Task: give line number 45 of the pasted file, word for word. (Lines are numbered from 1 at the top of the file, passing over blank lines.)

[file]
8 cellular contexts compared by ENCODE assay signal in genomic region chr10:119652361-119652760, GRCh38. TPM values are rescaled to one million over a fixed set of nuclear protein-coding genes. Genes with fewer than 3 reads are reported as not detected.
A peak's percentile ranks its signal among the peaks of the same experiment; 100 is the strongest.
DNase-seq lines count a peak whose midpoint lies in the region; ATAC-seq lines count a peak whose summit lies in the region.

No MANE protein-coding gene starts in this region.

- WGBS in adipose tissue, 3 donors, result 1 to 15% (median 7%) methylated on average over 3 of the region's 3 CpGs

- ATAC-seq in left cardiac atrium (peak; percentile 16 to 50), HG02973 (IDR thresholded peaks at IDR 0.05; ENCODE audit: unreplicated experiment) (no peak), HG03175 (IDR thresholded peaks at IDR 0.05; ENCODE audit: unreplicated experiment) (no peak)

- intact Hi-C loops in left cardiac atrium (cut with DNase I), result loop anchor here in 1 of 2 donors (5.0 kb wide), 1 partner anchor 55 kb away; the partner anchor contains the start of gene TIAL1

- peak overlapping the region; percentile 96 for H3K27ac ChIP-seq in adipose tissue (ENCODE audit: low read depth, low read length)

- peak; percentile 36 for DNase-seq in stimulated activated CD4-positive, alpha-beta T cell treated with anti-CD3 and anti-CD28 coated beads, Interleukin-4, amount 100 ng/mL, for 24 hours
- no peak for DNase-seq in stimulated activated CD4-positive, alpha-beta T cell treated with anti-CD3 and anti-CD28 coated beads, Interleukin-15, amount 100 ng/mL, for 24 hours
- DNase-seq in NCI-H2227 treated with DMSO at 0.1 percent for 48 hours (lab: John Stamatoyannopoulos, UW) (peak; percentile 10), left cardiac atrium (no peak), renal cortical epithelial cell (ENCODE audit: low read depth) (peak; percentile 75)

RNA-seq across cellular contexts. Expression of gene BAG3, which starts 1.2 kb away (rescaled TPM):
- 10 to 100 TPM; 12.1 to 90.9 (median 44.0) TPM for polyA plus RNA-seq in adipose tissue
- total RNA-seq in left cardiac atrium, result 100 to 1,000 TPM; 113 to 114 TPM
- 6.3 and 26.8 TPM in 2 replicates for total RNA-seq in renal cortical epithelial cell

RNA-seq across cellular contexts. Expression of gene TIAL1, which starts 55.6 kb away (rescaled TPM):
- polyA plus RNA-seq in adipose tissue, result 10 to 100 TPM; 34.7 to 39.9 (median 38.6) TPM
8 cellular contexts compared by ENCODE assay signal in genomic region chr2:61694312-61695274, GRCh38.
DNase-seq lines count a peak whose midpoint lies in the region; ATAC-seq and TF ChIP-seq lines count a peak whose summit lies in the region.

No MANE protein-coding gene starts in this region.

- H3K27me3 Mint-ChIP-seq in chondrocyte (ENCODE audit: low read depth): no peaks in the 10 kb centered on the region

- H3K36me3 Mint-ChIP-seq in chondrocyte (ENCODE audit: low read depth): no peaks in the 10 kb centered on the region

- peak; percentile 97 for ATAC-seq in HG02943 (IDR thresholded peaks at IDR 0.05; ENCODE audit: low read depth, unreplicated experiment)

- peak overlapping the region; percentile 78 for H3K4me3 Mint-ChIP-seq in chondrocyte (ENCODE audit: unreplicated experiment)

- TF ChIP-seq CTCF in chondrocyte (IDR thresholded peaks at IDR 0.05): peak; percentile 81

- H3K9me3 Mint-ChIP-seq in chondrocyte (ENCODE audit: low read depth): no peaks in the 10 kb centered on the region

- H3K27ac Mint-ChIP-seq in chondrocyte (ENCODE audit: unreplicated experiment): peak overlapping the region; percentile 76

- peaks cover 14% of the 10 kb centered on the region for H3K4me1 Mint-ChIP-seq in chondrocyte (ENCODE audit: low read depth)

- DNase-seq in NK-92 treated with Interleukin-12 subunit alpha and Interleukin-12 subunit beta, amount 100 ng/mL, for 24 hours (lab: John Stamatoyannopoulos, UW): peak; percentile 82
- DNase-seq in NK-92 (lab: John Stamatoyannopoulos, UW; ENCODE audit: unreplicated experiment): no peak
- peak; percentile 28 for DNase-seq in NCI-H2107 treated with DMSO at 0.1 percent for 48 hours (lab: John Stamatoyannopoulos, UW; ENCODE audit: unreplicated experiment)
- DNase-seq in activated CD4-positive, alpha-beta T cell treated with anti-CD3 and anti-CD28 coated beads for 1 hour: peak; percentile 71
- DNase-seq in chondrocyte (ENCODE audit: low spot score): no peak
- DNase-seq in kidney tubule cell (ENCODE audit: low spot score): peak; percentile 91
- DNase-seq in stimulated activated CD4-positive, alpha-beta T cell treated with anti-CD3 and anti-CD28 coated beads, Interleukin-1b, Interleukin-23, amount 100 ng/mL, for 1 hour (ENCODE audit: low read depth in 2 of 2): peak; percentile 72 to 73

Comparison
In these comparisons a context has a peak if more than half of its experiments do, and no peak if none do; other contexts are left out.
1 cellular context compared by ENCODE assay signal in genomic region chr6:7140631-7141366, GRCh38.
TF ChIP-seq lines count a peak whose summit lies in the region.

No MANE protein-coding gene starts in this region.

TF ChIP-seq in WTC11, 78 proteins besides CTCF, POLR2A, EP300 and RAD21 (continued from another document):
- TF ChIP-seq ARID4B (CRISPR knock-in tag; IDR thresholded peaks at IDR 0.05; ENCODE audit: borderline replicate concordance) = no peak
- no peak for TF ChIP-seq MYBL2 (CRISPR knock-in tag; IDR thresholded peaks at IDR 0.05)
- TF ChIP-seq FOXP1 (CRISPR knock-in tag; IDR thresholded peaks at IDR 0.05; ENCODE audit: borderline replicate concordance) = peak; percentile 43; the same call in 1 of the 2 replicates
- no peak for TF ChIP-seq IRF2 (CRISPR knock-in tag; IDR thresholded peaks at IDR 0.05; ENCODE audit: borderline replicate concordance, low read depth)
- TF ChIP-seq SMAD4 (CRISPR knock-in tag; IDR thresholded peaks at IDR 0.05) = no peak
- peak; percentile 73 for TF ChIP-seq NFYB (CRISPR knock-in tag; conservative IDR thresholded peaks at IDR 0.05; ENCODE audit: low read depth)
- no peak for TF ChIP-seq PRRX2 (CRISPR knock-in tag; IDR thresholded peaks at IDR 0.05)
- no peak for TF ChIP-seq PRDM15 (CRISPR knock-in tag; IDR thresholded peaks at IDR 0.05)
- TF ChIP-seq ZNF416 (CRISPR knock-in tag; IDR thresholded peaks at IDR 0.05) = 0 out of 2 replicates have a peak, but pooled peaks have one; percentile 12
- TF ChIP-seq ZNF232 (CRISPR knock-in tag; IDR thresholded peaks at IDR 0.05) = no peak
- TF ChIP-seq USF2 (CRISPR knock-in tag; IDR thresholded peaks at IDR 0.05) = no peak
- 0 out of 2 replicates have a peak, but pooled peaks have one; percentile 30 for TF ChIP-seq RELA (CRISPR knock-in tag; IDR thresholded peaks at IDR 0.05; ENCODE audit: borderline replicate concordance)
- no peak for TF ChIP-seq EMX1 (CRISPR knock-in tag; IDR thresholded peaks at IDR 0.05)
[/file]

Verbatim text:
- no peak for TF ChIP-seq IRF2 (CRISPR knock-in tag; IDR thresholded peaks at IDR 0.05; ENCODE audit: borderline replicate concordance, low read depth)